Who do you think is the most famous Scottish person? Billy Connolly? Sean Connery? Groundskeeper Willie? You could make a case for all three, but historically you could make a very strong case for the National Bard himself – Robert Burns.
Robert Burns, or Rabbie to use the Auld Scots, was a Scottish poet from the latter half of the 18th century. I would wager that even if you have never heard his more famous works such as A Red, Red Rose or Scots Wha Hae, there is no way you could be unfamiliar with Auld Lang Syne, sung to celebrate bringing in the new year around the world. Burns’ importance and impact on Scottish culture cannot be overstated, and every year on the 25th of January we celebrate his birth and memory by holding Burns Suppers.
A Burns Supper is an elaborate affair; full of ceremony and ritual. Each stage of the evening has an accompanying poem or address, including a very lengthy address to the haggis that is served as the main course. It must all look rather baffling to an outsider, and certainly the Auld Scots language used in Burns’ writing can be tricky to understand for even the most red-haired of native Scotsmen, but the spirit of the evening is all in good fun and a memorable experience for those who attend.
If cooking your own haggis is too daunting (it’s easy – wrap it in foil and shove it in the oven) or the idea of hosting the event yourself is too much, then Edinburgh has a number of Burns Night related events guaranteed to satisfy:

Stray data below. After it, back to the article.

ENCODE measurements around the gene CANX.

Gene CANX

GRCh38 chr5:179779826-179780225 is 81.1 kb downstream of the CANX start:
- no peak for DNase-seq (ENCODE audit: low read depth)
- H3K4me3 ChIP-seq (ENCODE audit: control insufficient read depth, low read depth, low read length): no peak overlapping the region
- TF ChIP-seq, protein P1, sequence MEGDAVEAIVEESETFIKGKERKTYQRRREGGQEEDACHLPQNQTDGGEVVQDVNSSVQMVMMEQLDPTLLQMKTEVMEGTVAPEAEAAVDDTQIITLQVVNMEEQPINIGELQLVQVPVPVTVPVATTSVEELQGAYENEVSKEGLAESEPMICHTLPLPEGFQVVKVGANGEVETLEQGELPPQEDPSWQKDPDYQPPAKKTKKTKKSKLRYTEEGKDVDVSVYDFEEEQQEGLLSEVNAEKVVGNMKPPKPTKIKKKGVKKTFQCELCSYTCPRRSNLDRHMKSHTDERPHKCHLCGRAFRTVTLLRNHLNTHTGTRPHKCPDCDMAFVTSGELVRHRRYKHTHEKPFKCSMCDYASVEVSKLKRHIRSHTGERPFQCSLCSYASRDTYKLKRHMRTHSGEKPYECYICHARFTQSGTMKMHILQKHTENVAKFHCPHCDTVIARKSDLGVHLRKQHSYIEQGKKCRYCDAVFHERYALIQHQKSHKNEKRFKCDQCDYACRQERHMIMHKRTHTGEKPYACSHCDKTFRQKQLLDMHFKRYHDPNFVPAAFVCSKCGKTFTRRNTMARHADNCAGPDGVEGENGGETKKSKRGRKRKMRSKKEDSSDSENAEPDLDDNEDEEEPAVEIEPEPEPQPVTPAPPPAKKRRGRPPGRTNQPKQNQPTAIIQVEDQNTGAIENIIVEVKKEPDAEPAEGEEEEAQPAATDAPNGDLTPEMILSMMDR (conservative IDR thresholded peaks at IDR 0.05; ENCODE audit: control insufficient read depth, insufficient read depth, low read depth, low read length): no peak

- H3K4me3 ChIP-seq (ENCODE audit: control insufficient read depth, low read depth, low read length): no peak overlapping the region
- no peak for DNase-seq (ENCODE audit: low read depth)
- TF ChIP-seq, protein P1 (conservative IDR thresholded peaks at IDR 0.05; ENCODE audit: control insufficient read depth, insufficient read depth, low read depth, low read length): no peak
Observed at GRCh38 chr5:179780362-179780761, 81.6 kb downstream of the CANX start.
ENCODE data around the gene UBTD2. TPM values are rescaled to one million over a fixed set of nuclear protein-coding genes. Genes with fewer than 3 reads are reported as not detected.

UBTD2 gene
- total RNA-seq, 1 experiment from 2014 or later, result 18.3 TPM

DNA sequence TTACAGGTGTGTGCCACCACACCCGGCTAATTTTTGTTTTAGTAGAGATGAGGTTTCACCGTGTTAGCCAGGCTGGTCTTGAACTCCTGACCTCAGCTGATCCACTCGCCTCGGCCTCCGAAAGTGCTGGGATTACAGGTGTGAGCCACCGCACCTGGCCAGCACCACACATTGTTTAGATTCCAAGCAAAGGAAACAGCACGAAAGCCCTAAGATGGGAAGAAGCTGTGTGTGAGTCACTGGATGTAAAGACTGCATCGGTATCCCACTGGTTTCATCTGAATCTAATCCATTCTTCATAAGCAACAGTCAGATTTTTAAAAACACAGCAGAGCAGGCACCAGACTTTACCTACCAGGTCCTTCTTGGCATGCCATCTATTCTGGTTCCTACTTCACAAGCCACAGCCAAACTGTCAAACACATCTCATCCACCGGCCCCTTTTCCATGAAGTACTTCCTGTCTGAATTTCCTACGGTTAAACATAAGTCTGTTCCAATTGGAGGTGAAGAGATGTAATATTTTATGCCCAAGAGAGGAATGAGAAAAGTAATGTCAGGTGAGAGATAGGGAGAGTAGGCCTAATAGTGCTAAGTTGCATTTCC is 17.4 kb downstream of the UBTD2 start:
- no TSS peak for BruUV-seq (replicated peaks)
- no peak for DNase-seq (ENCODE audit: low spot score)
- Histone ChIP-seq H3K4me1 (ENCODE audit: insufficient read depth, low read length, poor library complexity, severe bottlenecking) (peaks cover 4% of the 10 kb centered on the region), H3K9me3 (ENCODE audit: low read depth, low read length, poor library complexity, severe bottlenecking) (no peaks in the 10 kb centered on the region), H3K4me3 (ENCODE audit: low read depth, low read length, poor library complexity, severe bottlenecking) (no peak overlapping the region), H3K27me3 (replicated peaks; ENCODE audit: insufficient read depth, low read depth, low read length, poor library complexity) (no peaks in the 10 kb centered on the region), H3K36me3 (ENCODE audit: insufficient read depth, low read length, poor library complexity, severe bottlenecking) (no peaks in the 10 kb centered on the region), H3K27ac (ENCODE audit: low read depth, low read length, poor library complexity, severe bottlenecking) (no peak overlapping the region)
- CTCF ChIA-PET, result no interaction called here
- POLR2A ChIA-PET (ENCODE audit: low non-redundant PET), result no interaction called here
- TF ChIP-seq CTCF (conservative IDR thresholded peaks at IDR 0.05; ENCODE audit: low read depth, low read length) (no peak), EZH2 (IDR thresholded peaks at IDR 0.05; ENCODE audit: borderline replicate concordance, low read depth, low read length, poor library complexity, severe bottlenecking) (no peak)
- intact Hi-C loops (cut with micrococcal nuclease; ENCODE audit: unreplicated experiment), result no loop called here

The Counting House (where Burns himself was once a patron) is hosting the Annasach’s Burns Night Ceilidh with the Annasach’s Ceilidh Band so you can have buffet dinner followed by a night of stripping the willow (google it if you don’t get the reference). If you fancy the red carpet treatment, then that is exactly what you’ll get at the Burns Night at the Royal Yacht Britannia, or you can be decidedly more low-key but still enjoy a little glamour at the Scotmid’s Big Burns Supper hosted by Fred MacAuley with appearances from other home-grown celebs. If you’d rather not get involved in such large-scale celebrations but would still like a night on the town then various restaurants around Edinburgh will have Burns Night menus so there’s no excuse not to try haggis if you’ve not already.
But all of this isn’t to say that your Burns night has to be fancy or traditional. Burns himself was from very humble origins, growing up in poverty the likes of which few of us could imagine, so it seems fair that any celebration of his life could easily be as modest as it could be extravagant. However you decide to celebrate - just make sure it’s guid.
With a variety of luxury serviced apartments available to rent across Edinburgh after your burns supper in the capital enjoy a relaxing stay with Destiny Scotland.